Joined domain MEGANET2.
    

    The success or failure of the join can be confirmed with the following command:

    root#  net rpc testjoin
    Join to 'MIDEARTH' is OK
    

    A failed join would report an error message like the following:

    root#  net rpc testjoin
    [2004/11/05 16:34:12, 0] utils/net_rpc_join.c:net_rpc_join_ok(66)
    Join to domain 'MEGANET2' is not valid
    

  3. Start the nmbd, winbind, and smbd daemons in the order shown.

ADS Domains

The procedure for joining and ADS domain is similar to the NT4 domain join, except the smb.conf file will have the following contents:

# Global parameters
[global]
        workgroup = BUTTERNET
        netbios name = GARGOYLE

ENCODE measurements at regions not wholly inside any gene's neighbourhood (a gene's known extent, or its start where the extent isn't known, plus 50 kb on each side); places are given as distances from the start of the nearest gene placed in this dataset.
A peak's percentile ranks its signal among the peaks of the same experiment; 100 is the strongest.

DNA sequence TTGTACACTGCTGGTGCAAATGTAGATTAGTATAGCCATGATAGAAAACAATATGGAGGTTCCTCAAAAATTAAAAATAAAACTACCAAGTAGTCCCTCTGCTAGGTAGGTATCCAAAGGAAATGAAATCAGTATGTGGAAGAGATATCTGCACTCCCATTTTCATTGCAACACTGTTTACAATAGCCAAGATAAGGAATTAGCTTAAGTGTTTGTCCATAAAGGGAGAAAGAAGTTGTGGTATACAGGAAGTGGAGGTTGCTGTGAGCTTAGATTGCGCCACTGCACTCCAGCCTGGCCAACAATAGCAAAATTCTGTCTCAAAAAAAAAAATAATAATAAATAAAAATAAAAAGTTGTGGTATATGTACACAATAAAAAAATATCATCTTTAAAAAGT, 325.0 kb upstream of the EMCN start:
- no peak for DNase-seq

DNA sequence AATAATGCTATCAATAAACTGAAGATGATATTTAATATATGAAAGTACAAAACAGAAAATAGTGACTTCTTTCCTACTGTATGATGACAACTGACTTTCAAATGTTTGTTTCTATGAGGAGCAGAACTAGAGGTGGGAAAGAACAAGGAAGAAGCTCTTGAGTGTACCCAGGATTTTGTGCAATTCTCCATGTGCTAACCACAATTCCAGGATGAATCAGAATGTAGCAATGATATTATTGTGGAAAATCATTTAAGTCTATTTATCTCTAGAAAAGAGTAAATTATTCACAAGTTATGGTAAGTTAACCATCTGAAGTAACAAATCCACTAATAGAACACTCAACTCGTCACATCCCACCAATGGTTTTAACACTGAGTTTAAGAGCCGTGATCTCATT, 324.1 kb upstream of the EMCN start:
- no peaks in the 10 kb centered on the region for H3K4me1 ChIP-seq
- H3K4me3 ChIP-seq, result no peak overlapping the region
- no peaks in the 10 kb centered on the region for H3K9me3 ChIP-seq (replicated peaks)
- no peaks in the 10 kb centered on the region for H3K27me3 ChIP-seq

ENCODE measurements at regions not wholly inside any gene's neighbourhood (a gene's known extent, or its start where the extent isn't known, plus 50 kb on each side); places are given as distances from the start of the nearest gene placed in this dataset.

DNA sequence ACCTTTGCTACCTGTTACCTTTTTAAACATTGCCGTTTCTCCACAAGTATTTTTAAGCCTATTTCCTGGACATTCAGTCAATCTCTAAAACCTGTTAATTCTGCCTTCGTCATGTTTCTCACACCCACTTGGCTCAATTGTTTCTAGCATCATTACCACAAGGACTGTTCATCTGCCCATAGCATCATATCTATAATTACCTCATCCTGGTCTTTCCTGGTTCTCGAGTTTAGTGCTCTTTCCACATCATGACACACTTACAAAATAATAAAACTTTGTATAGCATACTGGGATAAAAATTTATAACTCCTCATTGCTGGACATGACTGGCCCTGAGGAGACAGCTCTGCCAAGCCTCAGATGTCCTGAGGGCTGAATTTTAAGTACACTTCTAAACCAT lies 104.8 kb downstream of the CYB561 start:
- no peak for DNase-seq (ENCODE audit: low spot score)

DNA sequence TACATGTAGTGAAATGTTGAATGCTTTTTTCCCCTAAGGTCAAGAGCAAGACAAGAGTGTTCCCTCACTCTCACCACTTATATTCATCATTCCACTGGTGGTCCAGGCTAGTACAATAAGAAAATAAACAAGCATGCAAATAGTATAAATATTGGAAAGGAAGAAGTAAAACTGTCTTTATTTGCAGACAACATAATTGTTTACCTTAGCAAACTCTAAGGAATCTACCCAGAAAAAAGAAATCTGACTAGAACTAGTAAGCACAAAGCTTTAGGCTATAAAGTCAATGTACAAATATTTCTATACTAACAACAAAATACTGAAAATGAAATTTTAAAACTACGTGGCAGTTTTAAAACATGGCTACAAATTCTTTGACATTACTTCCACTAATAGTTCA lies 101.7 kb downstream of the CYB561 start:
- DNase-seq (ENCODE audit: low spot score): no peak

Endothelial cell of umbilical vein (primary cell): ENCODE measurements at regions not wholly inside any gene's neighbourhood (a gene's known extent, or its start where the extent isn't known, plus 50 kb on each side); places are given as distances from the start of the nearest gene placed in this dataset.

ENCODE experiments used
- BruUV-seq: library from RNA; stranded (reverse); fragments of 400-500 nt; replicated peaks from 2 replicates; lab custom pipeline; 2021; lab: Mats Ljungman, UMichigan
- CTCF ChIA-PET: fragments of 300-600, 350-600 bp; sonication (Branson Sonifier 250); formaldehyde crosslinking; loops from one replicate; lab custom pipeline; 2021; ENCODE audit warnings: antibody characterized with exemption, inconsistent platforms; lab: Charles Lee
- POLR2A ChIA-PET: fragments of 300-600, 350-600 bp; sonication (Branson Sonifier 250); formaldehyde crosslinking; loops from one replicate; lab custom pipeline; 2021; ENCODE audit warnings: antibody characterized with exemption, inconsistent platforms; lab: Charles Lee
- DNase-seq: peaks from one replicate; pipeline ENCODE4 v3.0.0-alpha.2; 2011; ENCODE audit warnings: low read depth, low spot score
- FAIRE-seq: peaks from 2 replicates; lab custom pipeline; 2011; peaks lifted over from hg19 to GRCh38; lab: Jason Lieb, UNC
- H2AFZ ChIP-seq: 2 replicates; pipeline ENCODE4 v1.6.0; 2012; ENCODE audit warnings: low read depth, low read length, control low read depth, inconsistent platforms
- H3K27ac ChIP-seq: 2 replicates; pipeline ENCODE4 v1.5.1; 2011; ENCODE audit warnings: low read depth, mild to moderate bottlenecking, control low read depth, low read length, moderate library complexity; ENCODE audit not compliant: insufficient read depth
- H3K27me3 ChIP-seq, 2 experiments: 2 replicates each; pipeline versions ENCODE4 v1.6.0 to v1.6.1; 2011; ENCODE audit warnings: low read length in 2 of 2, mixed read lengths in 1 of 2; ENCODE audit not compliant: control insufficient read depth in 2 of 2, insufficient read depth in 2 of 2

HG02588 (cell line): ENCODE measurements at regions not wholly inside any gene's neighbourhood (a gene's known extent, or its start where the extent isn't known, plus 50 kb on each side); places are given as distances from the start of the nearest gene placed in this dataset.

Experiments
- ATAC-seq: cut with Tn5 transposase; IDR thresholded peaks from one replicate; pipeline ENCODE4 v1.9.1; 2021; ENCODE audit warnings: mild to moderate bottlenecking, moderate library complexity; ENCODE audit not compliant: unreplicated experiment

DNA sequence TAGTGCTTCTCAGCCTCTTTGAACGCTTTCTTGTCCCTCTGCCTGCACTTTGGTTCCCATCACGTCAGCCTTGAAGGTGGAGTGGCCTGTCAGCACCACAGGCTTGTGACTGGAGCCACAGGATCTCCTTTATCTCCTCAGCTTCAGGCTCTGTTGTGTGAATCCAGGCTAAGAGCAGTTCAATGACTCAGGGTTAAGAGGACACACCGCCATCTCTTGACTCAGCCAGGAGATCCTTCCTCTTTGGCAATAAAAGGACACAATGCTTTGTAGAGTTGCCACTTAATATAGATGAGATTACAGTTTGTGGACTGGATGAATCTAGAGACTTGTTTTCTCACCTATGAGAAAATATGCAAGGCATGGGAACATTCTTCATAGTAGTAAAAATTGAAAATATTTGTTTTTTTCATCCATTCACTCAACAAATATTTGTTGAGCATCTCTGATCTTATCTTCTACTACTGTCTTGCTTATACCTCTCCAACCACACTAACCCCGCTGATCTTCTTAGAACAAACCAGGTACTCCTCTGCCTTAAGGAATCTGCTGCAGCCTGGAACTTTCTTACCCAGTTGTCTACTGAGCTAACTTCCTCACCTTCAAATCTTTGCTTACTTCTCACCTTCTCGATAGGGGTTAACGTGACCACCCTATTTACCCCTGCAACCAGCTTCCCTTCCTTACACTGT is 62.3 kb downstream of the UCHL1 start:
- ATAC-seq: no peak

realm = BUTTERNET.BIZ
        security = ADS
        template shell = /bin/bash
        idmap uid = 500-10000000
        idmap gid = 500-10000000
        winbind use default domain = Yes
        winbind nested groups = Yes
        printer admin = "BUTTERNET\Domain Admins"

ADS DMS operation requires use of kerberos (KRB). For this to work the krb5.conf must be configured. The exact requirements depends on which version of MIT or Heimdal kerberos is being used. It is sound advice to use only the latest version, which at this time are MIT kerberos version 1.3.5 and Heimdal 0.61.

The creation of the DMS requires the following steps:

  1. Create or install and smb.conf file with the above configuration.

  2. Edit the /etc/nsswitch.conf file as shown above.

  3. Execute:

    root#  net ads join -UAdministrator%password
    Joined domain BUTTERNET.
    

    The success or failure of the join can be confirmed with the following command:

    root#  net ads testjoin
    Using short domain name -- BUTTERNET
    Joined 'GARGOYLE' to realm 'BUTTERNET.BIZ'